Spokane-area businesses, battered by several straight years of mostly double-digit percentage increases in group health-plan premiums, will have to find ways to cope with more of the same next year.
Benefits consultants and representatives of several of the Inland Northwests larger health plans say that 2004 rate hikes here probably will range mostly from about 12 percent to 22 percent, with 15 percent being typical, which would be similar to this years premium increases.
They say the usual culpritsexpensive new medical technologies, still-escalating prescription drug costs, heavy utilization of health-care services by consumers, and the aging populationall are continuing to drive rates upward.
One trend that will be much more pronounced next year than in the past, though, is employers passing on a bigger portion of those unrelenting cost increases to their employees, observers say.
The days of 100 percent-paid medical plans are over, says Curtis Taylor, senior vice president and manager for the Eastern Washington and Idaho operations of insurance giant Marsh Inc.
Marsh designs and manages insurance programs, and works with about 1,000 medical-plan clients in Eastern Washington. Taylor has extensive knowledge of that side of the insurance business, having served as an executive with Premera Blue Cross, Washington states largest health insurer, for 13 years.
He and others in the industry note that employers have been trying to hold down premium increases by restructuring their benefit plans to reduce costs, such as by raising employees co-payments and deductibles. Those efforts likely will intensify next year, and employers also will begin shifting more of those added costs to workers through payroll deductions.
We havent seen a softening (of health-plan rate increases) in Eastern Washington at all, Taylor says. When you look at an employers costs, health care is second to salary, so that obviously is a major concern.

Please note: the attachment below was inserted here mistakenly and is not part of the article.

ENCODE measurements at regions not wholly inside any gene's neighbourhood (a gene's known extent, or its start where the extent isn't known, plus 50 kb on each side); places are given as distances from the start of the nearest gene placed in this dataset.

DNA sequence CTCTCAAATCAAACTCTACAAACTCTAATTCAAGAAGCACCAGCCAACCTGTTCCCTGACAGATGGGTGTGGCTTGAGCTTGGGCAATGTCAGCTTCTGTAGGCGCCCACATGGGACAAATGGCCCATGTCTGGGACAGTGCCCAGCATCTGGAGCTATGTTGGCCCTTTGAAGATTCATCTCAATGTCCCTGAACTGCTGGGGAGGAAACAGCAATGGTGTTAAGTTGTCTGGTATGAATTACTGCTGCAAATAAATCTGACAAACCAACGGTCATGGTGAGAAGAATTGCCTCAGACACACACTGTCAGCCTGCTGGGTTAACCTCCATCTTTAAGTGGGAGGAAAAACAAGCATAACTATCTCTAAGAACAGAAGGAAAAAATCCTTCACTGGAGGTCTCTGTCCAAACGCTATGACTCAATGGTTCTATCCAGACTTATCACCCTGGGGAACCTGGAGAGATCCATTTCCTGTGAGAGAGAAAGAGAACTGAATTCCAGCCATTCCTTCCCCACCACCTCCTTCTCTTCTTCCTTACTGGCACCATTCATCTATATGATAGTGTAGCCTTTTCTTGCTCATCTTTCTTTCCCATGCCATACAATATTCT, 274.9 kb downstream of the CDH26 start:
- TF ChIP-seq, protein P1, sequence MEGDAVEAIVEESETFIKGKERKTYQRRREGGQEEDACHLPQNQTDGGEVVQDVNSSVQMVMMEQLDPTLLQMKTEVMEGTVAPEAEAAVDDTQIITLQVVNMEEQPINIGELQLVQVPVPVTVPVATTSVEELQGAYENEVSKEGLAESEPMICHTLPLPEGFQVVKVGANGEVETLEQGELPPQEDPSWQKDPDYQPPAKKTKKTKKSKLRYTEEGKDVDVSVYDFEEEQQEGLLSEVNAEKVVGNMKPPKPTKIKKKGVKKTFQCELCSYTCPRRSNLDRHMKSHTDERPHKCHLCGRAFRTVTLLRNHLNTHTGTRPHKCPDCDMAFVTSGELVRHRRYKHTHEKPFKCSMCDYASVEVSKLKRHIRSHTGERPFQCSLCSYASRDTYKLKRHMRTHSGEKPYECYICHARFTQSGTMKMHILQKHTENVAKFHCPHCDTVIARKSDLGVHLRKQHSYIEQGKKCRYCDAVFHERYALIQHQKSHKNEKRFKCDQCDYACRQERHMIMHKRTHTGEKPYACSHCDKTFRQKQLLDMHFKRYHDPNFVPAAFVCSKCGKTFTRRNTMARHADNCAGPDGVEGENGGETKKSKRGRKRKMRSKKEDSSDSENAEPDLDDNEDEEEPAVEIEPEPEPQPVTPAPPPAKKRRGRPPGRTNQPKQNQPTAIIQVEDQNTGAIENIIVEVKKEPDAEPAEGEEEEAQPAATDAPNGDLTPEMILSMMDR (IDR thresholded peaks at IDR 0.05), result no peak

I think youll start seeing health reimbursement accounts becoming a bigger factor, with the potential to emerge as the popular choice among employers over the next five years, he says.
Introduced nationally just last year, health reimbursement accounts (HRAs) are defined-contribution health-care plans, one of several types of what are called consumer-driven or consumer-directed plans that shift greater responsibility for managing health costs to employees.
Employers set up expense accounts with a specific amount of moneysay, $1,000 to $2,000 a yearfrom which employees draw to make health-care purchases. When accounts are exhausted, enrollees typically must pay out of pocket until an annual deductible is met, after which traditional insurance kicks in.
One of the allures of HRAs from a consumer-incentive standpoint is that they allow employees to roll over unused funds at the end of each year, so you dont lose it if you dont use it, Taylor says.
People at high risk will gain a better understanding of how to spend the dollars more wisely through such plans, he says, adding, At the end of the day, I think its a good thing for employers.
That trend, though, still is in the early stages. Based on what Marsh is seeing, small employers here can expect to see average premium increases of 15 percent to 20 percent next year, while companies with 50 to 250 employees are more likely to be in the 12 to 18 percent range, Taylor says. The largest employers probably will see slightly smaller rate hikes, averaging 12 percent to 15 percent, he says.